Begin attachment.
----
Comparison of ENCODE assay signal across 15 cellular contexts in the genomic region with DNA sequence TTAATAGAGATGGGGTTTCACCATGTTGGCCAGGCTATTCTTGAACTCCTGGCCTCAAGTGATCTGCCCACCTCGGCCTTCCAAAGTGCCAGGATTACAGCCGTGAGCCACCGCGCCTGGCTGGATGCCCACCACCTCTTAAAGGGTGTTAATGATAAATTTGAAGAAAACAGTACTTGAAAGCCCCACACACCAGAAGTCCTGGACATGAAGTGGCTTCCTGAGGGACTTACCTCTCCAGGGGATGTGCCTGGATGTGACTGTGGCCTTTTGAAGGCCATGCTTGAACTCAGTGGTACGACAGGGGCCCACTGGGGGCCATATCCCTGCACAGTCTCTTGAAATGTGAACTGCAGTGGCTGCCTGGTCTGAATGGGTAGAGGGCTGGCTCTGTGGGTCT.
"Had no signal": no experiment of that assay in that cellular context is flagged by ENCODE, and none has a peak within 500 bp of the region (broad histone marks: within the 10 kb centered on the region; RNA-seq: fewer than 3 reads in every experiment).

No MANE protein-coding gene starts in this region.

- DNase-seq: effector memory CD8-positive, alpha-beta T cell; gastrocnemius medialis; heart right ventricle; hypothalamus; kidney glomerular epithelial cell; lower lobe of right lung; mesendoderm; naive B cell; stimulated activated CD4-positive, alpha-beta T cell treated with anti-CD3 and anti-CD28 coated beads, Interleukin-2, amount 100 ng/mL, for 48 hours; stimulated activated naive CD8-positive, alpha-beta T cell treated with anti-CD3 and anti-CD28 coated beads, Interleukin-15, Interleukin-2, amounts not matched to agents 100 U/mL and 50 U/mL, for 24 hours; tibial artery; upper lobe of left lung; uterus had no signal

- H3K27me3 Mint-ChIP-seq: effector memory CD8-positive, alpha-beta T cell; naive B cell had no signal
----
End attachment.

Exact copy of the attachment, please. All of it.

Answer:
Comparison of ENCODE assay signal across 15 cellular contexts in the genomic region with DNA sequence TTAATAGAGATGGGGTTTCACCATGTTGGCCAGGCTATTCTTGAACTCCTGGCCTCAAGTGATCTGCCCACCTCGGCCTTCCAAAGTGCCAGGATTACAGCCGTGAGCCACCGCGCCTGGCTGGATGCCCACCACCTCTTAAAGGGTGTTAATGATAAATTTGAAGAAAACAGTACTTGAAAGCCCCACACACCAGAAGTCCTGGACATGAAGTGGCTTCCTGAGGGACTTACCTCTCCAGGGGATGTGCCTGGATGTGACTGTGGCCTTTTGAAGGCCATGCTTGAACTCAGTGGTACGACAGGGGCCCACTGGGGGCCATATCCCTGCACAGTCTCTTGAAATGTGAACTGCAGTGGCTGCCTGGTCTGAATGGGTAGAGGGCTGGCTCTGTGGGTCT.
"Had no signal": no experiment of that assay in that cellular context is flagged by ENCODE, and none has a peak within 500 bp of the region (broad histone marks: within the 10 kb centered on the region; RNA-seq: fewer than 3 reads in every experiment).

No MANE protein-coding gene starts in this region.

- DNase-seq: effector memory CD8-positive, alpha-beta T cell; gastrocnemius medialis; heart right ventricle; hypothalamus; kidney glomerular epithelial cell; lower lobe of right lung; mesendoderm; naive B cell; stimulated activated CD4-positive, alpha-beta T cell treated with anti-CD3 and anti-CD28 coated beads, Interleukin-2, amount 100 ng/mL, for 48 hours; stimulated activated naive CD8-positive, alpha-beta T cell treated with anti-CD3 and anti-CD28 coated beads, Interleukin-15, Interleukin-2, amounts not matched to agents 100 U/mL and 50 U/mL, for 24 hours; tibial artery; upper lobe of left lung; uterus had no signal

- H3K27me3 Mint-ChIP-seq: effector memory CD8-positive, alpha-beta T cell; naive B cell had no signal